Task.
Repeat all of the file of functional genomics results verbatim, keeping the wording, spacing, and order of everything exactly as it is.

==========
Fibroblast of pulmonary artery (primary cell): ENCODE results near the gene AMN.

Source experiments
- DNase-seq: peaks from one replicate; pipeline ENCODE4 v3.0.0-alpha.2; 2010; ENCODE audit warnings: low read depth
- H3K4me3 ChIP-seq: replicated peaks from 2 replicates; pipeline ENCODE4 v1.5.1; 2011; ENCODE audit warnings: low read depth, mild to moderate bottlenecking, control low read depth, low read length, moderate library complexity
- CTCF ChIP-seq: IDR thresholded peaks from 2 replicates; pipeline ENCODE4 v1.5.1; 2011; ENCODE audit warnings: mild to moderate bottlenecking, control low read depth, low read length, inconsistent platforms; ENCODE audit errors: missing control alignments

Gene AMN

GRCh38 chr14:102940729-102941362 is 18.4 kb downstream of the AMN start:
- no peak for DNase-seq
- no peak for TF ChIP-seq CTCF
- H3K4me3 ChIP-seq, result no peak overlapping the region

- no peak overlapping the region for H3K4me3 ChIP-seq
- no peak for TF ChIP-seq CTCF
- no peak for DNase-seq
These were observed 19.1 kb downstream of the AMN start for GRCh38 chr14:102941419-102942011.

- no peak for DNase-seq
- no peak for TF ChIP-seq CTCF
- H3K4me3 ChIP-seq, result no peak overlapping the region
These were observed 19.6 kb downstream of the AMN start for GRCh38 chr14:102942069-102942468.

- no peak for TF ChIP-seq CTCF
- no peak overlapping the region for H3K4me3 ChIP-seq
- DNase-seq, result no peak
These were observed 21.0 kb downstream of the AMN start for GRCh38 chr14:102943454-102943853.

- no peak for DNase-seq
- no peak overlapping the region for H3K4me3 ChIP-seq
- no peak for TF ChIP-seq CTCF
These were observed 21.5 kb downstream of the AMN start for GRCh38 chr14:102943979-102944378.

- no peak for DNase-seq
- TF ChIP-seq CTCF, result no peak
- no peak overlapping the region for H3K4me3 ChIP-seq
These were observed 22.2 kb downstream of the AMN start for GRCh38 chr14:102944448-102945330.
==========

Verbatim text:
Fibroblast of pulmonary artery (primary cell): ENCODE results near the gene AMN.

Source experiments
- DNase-seq: peaks from one replicate; pipeline ENCODE4 v3.0.0-alpha.2; 2010; ENCODE audit warnings: low read depth
- H3K4me3 ChIP-seq: replicated peaks from 2 replicates; pipeline ENCODE4 v1.5.1; 2011; ENCODE audit warnings: low read depth, mild to moderate bottlenecking, control low read depth, low read length, moderate library complexity
- CTCF ChIP-seq: IDR thresholded peaks from 2 replicates; pipeline ENCODE4 v1.5.1; 2011; ENCODE audit warnings: mild to moderate bottlenecking, control low read depth, low read length, inconsistent platforms; ENCODE audit errors: missing control alignments

Gene AMN

GRCh38 chr14:102940729-102941362 is 18.4 kb downstream of the AMN start:
- no peak for DNase-seq
- no peak for TF ChIP-seq CTCF
- H3K4me3 ChIP-seq, result no peak overlapping the region

- no peak overlapping the region for H3K4me3 ChIP-seq
- no peak for TF ChIP-seq CTCF
- no peak for DNase-seq
These were observed 19.1 kb downstream of the AMN start for GRCh38 chr14:102941419-102942011.

- no peak for DNase-seq
- no peak for TF ChIP-seq CTCF
- H3K4me3 ChIP-seq, result no peak overlapping the region
These were observed 19.6 kb downstream of the AMN start for GRCh38 chr14:102942069-102942468.

- no peak for TF ChIP-seq CTCF
- no peak overlapping the region for H3K4me3 ChIP-seq
- DNase-seq, result no peak
These were observed 21.0 kb downstream of the AMN start for GRCh38 chr14:102943454-102943853.

- no peak for DNase-seq
- no peak overlapping the region for H3K4me3 ChIP-seq
- no peak for TF ChIP-seq CTCF
These were observed 21.5 kb downstream of the AMN start for GRCh38 chr14:102943979-102944378.

- no peak for DNase-seq
- TF ChIP-seq CTCF, result no peak
- no peak overlapping the region for H3K4me3 ChIP-seq
These were observed 22.2 kb downstream of the AMN start for GRCh38 chr14:102944448-102945330.